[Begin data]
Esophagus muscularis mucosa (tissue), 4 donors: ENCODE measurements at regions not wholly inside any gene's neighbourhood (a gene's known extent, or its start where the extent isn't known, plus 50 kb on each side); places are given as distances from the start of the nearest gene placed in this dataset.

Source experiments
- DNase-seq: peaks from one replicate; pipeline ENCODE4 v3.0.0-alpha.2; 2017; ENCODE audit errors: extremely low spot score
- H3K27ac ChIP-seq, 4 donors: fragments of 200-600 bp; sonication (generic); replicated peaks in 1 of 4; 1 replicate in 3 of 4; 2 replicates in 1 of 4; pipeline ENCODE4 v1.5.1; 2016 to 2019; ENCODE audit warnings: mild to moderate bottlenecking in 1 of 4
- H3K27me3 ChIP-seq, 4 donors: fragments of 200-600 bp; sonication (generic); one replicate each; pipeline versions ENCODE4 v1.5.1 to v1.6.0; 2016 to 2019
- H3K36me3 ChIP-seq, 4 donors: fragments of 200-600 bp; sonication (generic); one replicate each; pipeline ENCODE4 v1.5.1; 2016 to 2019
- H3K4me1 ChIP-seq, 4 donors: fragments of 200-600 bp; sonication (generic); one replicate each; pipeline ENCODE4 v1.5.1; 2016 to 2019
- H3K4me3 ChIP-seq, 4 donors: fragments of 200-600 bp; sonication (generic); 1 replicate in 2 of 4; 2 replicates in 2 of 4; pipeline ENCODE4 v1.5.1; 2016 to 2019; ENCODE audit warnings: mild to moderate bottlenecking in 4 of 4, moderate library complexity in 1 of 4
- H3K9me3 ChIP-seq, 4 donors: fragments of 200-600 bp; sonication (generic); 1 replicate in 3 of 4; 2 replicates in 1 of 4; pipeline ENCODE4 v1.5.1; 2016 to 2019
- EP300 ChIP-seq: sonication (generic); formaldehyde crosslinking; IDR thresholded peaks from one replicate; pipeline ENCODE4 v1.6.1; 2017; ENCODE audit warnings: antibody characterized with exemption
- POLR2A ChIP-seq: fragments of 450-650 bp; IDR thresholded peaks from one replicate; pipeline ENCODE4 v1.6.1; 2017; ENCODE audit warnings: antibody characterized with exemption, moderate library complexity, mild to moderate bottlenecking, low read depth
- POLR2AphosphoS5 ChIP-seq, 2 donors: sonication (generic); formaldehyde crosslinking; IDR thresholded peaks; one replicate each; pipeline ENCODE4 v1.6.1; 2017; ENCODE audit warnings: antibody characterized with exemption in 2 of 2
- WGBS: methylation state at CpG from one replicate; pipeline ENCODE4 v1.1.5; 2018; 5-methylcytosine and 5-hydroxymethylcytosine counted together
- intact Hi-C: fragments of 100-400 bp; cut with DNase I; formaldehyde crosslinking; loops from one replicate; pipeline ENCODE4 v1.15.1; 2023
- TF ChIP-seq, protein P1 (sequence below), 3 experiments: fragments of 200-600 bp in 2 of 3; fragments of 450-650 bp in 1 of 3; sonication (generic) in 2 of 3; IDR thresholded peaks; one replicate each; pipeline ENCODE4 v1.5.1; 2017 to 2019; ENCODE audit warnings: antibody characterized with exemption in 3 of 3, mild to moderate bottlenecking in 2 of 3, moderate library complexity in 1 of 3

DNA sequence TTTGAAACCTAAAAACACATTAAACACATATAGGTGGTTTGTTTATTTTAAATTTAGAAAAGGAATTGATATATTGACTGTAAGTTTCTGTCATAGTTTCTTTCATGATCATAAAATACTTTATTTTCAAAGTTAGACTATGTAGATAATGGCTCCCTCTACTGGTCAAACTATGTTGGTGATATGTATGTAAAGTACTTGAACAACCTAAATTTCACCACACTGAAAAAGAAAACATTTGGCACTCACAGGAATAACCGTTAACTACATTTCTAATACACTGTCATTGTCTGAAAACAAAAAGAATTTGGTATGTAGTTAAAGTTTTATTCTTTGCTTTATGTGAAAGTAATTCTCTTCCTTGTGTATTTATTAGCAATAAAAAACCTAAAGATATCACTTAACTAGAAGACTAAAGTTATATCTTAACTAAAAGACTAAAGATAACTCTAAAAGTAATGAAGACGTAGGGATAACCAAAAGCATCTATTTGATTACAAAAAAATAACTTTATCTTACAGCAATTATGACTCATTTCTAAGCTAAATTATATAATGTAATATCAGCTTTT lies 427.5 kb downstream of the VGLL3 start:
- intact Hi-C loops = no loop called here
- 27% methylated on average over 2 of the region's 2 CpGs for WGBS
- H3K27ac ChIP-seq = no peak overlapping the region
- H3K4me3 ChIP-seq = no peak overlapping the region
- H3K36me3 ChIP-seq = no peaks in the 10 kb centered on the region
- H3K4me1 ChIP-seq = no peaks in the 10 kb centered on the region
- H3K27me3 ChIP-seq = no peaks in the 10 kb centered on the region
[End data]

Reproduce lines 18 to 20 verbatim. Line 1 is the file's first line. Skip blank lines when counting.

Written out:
- 27% methylated on average over 2 of the region's 2 CpGs for WGBS
- H3K27ac ChIP-seq = no peak overlapping the region
- H3K4me3 ChIP-seq = no peak overlapping the region